Thermal imaging is a superb technology for finding water damage in floors, walls, and ceilings.
Thermal imaging detects moisture problems by identifying the temperature difference between dry regions and wet areas that wouldn’t be visible during a visual home inspection. It is especially helpful at identifying regions where insulation is lacking.
Water leaks from pipes frequently go undetected until significant damage has occurred.
Using thermal imaging, we can scan under, in, and around plumbing fixtures in the house to determine if there is active leaking.
Because thermal cameras are not a moisture meter, per se, plumbers use them to detect heat variations and then explore the problem visually to determine the origin and cause of the leak.
Thermal scanning can also find small temperature irregularities in pipes not visible to the human eye, which are often a precursor to a more significant issue.
A Thermal Home Inspection can be a terrific aid for a plumber hired to deal with the problem.
Thermal scanning has significantly improved our ability to do stucco and EIFS moisture invasion inspections.
If there is rot behind your stucco, it is usually visible with thermal imaging in the form of heat variations.
Thermal scanning can help to estimate the affected regions of moisture damage.
By incorporating this tool into stucco inspections, siding specialists are able to better identify where the trouble areas need repair.
Major wood-damaging insect activity can be identified using thermal imaging technology by detecting the heat generated by active infestations.
That’s correct: termite activity produces a lot of heat that’s usually visible to an infrared camera.
Insignificant activity may not be detectable, but regions not normally visible to the human eye can be identified.
Then a more technically exhaustive or invasive inspection can be done by the appropriate professional.
Thermal imaging has been an excellent tool to help homeowners save money, particularly now that energy prices are on the upswing.
Heat loss and cold air influx can be discovered using IR imaging, and corrective actions can be taken to improve the energy efficiency of commercial and residential construction.
Once the energy-wasting regions are identified, improvements are made to seals and insulation to reduce energy consumption, which means more money saved.
If you have a leak on your flat roof and have been told that a new roof is needed, thermal imaging can help reduce the cost.
Thermal imaging can be used to discover the leak’s location and mark the affected area so that repairs could be made into that leaked area, instead of replacing the entire roof.
If the roof is old, however, then you should probably forego the cost of thermal imaging and just invest in a new roof.
Abnormal heat associated with excessive current or high resistance is the primary symptom of many electrical systems problems.
An infrared/thermal imaging device helps electricians identify these invisible signatures of damage before the damage happens.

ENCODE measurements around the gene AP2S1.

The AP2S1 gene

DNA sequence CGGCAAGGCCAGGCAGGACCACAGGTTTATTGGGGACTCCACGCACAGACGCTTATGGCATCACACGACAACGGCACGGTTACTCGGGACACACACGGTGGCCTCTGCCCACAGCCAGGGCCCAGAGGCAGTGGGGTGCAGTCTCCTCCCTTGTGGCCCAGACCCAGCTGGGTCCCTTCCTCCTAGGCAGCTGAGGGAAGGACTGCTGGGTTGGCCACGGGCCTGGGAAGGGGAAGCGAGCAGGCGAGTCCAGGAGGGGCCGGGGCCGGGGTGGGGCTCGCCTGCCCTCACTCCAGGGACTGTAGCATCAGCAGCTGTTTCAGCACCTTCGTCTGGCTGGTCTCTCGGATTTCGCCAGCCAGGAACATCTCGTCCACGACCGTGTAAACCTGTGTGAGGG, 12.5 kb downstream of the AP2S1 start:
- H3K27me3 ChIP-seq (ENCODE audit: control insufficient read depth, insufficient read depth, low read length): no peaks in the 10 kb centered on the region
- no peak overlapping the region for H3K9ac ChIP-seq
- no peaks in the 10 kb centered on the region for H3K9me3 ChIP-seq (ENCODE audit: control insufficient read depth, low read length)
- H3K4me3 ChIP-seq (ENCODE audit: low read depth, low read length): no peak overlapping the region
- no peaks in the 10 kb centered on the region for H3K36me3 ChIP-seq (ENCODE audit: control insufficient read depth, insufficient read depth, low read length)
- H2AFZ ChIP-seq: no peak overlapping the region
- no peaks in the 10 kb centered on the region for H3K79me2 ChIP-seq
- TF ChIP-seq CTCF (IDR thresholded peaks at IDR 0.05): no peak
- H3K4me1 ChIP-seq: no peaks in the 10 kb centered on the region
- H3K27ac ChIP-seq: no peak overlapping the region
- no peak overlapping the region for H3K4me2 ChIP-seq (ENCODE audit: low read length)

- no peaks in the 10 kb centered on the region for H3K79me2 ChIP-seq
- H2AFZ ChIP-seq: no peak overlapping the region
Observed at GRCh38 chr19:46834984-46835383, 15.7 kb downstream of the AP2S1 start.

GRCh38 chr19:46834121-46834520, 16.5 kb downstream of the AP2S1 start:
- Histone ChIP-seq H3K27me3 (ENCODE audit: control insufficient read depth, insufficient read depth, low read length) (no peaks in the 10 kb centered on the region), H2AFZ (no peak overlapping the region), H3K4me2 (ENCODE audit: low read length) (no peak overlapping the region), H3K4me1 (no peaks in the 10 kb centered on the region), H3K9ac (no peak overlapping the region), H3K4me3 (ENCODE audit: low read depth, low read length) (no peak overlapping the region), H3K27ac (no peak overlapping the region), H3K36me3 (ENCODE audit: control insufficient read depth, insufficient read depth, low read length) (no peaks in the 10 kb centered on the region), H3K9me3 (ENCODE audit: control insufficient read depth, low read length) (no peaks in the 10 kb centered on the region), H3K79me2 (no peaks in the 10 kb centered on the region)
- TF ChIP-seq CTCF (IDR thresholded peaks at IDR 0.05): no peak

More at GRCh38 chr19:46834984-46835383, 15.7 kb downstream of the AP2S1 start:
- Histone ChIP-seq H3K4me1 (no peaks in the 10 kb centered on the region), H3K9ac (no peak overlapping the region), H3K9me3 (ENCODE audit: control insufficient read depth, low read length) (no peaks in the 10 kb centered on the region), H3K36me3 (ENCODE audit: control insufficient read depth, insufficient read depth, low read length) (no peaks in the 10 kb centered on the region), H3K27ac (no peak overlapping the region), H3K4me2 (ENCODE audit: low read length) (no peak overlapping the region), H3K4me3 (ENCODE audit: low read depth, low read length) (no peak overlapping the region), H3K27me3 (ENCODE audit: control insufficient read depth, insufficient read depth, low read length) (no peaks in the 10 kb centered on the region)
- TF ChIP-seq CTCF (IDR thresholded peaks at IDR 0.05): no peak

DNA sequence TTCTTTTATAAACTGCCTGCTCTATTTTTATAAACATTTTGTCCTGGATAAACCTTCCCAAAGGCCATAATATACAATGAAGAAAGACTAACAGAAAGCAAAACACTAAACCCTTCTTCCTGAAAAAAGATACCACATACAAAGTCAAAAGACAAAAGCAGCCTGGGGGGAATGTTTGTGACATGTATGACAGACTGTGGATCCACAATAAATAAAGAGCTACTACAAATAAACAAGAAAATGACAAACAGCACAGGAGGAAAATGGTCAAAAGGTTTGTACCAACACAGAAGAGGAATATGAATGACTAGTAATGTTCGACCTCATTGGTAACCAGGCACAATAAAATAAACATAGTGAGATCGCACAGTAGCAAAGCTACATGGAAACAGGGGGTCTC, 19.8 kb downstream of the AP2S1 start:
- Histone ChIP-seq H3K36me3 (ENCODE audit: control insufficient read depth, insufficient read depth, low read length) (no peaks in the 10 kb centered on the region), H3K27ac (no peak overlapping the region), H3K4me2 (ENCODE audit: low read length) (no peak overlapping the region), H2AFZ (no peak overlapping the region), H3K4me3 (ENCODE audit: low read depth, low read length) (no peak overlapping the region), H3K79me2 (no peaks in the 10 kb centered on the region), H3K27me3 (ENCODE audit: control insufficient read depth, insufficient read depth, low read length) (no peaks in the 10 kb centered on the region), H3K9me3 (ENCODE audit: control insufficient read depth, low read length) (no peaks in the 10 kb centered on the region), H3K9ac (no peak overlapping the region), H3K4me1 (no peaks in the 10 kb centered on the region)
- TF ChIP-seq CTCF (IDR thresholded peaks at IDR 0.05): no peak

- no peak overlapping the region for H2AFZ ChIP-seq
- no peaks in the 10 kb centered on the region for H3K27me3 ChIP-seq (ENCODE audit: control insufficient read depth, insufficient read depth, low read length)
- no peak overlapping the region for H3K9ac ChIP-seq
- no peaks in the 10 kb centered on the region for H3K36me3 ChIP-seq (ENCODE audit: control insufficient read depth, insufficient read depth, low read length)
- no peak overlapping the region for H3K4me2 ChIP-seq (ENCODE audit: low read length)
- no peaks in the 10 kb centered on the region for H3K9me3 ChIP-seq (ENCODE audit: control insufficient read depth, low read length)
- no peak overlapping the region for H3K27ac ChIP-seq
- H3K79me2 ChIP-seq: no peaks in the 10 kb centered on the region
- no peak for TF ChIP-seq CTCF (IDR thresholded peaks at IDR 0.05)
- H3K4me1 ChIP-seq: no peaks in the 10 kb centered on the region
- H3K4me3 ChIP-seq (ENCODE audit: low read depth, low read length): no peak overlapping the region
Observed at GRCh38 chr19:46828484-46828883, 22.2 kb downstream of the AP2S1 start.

When current passes through an electric circuit, part of the energy is converted to heat energy. This is normal.
But if there is abnormally high resistance in the circuit or high current flow, more heat is generated which is not normal – which can be damaging and wasteful.
Infrared electrical inspections find hot spots due to flaws in components and connections.
Infrared thermography is used to locate regions of excess electric heat so that issues can be fixed before a component breaks, causing damage to the part and creating productivity loss and safety hazards.
As increased heating is a sign of failure, infrared is the best tool for finding bad connections.
Whenever humid conditions exist longer than 72 hours in any sort of organic material like wood or cement board, mold can form.
An infrared camera can quickly, and in a non-invasive manner, help locate these issues.
That said, remember that a thermal camera detects the heat signatures only – it and does not estimate the moisture content and may not find all moist locations, particularly in humid and temperate locations.
A infrared thermal imaging camera isn’t an X-ray vision scope.
It doesn’t provide you with a quick Superman S on your heart with the capability to clearly see inside walls.
It detects thermal differences. That’s it.
An infrared thermal imaging camera isn’t a moisture meter, either. It merely detects thermal anomalies.
This tool helps in identifying areas that need further (visual) investigation.
A Thermal Imaging Scan Report does not identify all risks of hidden damage.
An infrared thermal imaging camera isn’t a silver bullet solution.
However, when used along with other technology, thermal imaging can help trained professionals to identify problems that are hard or impossibly to identify during a visual home inspection procedure.
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